Owen Bennett-Jones at Literary Review:
With admirable clarity, Sumantra Bose’s Kashmir at the Crossroads helps to explain the tensions and the motives of the various parties involved in the intractable Kashmir conflict, including Chinese cartographers, Indian Hindu nationalists, Pakistani intelligence officers, violent jihadists and the group that barely gets a look in, the Kashmiris themselves. Landlocked and surrounded by three antagonistic nuclear powers with claims on their land, the Kashmiris are always the last ones to have a say over their own future.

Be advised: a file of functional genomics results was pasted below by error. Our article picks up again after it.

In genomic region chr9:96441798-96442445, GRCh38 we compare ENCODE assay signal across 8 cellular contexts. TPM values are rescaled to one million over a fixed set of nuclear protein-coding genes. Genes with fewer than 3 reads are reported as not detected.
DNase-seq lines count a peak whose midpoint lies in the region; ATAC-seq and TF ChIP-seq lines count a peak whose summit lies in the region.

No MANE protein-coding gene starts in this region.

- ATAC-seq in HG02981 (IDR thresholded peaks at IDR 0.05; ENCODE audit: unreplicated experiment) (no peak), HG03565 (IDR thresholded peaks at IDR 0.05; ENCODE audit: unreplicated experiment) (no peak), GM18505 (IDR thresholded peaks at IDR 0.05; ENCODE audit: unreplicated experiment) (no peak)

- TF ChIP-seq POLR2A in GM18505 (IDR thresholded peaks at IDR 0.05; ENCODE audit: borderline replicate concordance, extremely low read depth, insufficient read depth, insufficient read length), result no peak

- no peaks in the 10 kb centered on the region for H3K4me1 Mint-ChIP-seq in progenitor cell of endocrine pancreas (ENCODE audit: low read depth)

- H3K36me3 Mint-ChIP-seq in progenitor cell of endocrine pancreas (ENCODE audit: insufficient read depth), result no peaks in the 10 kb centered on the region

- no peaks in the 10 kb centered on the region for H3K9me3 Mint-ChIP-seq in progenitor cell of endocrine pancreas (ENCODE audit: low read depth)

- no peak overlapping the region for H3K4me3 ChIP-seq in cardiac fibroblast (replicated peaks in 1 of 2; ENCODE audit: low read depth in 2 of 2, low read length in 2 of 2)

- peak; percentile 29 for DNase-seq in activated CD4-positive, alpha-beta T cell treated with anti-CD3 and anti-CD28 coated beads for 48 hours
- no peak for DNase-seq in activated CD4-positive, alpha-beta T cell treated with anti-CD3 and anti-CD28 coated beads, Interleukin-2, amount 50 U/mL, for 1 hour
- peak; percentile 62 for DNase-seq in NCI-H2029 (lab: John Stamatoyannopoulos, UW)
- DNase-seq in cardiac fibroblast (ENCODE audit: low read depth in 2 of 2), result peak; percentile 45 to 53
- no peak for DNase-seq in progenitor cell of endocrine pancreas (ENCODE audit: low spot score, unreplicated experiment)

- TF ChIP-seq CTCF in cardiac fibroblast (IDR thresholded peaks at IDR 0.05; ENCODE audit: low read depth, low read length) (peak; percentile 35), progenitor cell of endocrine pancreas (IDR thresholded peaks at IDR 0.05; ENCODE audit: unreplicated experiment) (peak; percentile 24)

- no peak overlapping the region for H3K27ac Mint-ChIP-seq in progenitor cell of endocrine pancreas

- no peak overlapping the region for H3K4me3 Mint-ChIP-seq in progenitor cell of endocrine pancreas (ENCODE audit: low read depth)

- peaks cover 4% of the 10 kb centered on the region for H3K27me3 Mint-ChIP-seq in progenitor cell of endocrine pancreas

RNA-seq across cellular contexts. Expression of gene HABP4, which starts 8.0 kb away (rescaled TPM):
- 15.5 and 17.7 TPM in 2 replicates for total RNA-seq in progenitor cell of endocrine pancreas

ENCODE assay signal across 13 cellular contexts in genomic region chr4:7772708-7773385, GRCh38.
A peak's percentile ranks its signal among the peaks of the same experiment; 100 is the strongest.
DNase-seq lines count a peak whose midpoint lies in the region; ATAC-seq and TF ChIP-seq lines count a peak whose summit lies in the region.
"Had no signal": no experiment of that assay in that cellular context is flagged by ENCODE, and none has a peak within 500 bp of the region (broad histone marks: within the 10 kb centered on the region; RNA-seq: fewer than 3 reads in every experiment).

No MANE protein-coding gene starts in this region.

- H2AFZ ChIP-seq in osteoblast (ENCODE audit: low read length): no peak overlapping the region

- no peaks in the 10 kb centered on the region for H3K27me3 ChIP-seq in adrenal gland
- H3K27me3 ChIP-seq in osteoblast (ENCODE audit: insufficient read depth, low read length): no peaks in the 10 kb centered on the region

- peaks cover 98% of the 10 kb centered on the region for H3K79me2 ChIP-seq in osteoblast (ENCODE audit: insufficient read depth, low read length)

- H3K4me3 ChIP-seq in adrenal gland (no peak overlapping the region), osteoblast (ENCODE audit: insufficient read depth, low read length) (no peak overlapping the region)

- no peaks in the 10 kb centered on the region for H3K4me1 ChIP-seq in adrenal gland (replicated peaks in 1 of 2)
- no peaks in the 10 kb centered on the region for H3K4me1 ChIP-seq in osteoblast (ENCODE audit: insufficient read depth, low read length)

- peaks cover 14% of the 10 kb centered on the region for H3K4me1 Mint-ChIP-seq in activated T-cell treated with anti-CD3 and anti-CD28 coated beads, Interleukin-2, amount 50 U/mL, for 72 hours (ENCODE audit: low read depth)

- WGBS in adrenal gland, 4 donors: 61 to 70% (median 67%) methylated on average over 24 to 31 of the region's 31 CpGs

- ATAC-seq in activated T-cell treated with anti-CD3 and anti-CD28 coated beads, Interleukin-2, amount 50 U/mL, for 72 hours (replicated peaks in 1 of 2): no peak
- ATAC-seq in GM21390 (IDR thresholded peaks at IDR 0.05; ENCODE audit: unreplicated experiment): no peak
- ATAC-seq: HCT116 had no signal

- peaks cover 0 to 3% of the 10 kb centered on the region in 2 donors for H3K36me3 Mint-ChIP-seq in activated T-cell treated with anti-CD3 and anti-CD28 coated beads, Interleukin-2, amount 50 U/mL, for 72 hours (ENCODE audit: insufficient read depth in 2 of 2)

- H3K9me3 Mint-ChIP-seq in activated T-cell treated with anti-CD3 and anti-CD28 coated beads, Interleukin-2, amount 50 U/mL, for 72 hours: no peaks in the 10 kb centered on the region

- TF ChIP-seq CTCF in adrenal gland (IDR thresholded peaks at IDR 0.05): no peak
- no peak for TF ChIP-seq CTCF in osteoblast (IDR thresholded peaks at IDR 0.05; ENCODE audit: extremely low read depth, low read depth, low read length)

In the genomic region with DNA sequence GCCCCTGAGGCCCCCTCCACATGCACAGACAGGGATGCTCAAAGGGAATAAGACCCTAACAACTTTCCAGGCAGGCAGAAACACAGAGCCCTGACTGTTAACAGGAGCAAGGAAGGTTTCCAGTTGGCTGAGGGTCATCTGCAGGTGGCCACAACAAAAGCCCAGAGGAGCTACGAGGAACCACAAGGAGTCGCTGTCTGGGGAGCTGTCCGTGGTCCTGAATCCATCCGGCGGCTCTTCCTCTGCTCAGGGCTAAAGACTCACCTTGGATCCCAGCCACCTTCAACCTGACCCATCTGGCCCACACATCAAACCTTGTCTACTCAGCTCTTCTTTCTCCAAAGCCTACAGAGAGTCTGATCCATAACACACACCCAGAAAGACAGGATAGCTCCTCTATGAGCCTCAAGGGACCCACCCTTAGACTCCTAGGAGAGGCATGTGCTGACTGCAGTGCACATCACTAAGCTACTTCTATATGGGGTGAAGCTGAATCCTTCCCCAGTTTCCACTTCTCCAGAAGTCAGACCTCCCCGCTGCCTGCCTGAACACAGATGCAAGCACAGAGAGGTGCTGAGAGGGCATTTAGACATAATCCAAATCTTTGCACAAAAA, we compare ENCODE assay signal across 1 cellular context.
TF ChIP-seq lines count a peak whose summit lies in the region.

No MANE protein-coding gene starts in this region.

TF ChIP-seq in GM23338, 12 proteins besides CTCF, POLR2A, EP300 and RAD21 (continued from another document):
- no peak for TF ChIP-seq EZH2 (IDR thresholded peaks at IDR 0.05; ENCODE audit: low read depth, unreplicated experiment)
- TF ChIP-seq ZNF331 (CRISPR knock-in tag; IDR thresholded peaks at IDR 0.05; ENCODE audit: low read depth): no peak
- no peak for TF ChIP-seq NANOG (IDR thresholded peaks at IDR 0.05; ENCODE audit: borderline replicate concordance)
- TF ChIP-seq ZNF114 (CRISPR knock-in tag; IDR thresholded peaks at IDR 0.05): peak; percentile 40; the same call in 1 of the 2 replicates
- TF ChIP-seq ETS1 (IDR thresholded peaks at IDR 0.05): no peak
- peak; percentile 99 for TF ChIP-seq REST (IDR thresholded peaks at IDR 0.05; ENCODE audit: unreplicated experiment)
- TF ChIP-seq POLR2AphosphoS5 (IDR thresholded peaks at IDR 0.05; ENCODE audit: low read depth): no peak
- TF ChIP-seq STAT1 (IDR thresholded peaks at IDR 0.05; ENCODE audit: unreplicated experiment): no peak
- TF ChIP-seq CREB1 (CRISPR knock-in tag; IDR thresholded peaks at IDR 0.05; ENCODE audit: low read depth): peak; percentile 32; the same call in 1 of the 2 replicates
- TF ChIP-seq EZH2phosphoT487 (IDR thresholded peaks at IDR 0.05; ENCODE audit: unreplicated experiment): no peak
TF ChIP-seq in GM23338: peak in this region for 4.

Much of the book canters through the established history of the conflict. The problems began in 1846, when the British sold part of what is now Kashmir, including Muslim-majority areas, to a Hindu, Gulab Singh. After India’s partition in 1947, Gulab Singh’s descendant opted to unite Kashmir with India rather than Pakistan. Outraged Pakistani tribesmen went to fight for their Muslim brethren but found their way blocked by Indian soldiers.